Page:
# Two conjugate elements of a group have the same order PROOF

Gold Member

## Homework Statement

Let x and y be conjugate elements of a Group G. Prove that x^n = e if and only if y^n = e, hence x and y have the same order.

## Homework Equations

Conjugate elements : http://mathworld.wolfram.com/ConjugateElement.html

## The Attempt at a Solution

Since y is a conjugate of x, there exists z ∈G such that y = (zxz^-1).

If x^n = e, then y^n = (zxz^-1)^n = (zx^nz^-1) = (zez^-1) = zz^-1 = e.

Similiarly, if y^n = e, then e=y^n = (zxz^-1)^n = (zx^nz^-1). Multiplying on the left by z^-1 and on the right by z we see
z^-1ez = z^-1zx^nz^-1z and so e = ex^ne = x^n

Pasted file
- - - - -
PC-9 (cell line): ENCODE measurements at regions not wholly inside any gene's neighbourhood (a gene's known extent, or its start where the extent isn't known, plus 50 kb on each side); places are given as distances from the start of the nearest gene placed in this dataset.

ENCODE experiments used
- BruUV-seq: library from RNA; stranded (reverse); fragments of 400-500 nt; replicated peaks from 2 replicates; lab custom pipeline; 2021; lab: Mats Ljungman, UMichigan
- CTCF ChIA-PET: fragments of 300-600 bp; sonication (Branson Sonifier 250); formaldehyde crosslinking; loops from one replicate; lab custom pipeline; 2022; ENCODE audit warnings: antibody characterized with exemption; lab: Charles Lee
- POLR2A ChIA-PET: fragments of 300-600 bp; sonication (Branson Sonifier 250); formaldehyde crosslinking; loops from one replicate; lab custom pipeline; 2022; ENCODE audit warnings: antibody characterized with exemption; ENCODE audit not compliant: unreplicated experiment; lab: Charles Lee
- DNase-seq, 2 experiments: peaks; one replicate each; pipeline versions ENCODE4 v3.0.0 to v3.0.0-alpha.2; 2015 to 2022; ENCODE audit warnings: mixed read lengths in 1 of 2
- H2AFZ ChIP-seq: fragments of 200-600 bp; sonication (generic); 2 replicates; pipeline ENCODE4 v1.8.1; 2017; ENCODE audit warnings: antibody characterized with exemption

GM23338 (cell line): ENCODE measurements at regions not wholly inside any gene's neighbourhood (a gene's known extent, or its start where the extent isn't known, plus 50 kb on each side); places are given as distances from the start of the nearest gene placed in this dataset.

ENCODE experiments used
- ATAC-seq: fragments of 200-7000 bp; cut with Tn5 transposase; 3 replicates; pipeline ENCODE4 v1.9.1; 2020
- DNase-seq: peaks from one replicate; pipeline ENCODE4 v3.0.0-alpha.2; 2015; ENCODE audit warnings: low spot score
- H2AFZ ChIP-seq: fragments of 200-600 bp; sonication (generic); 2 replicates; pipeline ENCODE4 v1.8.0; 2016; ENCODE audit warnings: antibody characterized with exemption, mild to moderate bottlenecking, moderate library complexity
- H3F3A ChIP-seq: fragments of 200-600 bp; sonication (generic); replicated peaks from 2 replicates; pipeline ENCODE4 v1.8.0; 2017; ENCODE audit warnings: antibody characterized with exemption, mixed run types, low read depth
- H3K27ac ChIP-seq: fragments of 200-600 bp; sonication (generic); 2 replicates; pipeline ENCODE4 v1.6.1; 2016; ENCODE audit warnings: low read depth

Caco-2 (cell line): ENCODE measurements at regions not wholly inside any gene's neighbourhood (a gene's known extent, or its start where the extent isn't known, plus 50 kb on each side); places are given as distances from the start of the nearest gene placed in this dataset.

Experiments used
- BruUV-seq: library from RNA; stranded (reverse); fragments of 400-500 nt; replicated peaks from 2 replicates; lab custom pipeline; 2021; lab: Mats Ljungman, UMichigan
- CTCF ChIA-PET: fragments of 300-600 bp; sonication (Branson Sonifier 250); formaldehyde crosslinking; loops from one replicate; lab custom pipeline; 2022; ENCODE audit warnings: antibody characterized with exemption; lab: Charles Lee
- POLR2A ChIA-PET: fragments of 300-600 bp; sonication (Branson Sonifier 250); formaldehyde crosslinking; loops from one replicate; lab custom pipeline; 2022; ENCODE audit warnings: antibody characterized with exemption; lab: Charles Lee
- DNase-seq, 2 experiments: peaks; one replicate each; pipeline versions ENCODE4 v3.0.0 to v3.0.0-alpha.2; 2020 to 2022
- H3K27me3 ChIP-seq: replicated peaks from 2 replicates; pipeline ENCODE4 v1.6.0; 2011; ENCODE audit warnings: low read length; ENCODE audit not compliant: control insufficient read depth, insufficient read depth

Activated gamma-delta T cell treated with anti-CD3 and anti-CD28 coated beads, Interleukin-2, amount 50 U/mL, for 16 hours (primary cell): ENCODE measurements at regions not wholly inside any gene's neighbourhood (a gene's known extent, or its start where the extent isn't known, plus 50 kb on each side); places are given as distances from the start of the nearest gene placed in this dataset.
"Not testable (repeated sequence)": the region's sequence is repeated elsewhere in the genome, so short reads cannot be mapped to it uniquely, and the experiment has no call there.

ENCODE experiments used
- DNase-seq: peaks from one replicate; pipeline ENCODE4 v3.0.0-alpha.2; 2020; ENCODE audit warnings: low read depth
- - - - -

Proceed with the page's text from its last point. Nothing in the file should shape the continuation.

Done.

My concern is in the definition of conjugate elements. If x and y are conjugate elements of a group G, does that necessarily mean y is a conjugate of x?

I've supplied the definition of conjugate elements in the 'relevant equations' part of this thread.

andrewkirk
Homework Helper
Gold Member
I don't like that definition because it never clearly states the necessary and sufficient conditions for being conjugate. It also blurs the distinction between the - at first - very different statements 'a and b are conjugate' and 'a is conjugate to b'. Use this definition instead:

If a and b are elements of group G then we say that a is conjugate to b iff there exists ##g\in G## such that ##gag^{-1}=b##.

It is then simple to prove that a is conjugate to b iff b is conjugate to a.

Hence, we can refer to two elements as being conjugate, without specifying an order, ie the statement 'a and b are conjugate in G' is well-defined, and means 'a is conjugate to b', which is the same as 'b is conjugate to a'.

• RJLiberator
Gold Member
So, when the question states "conjugate elements" we can think of the definition as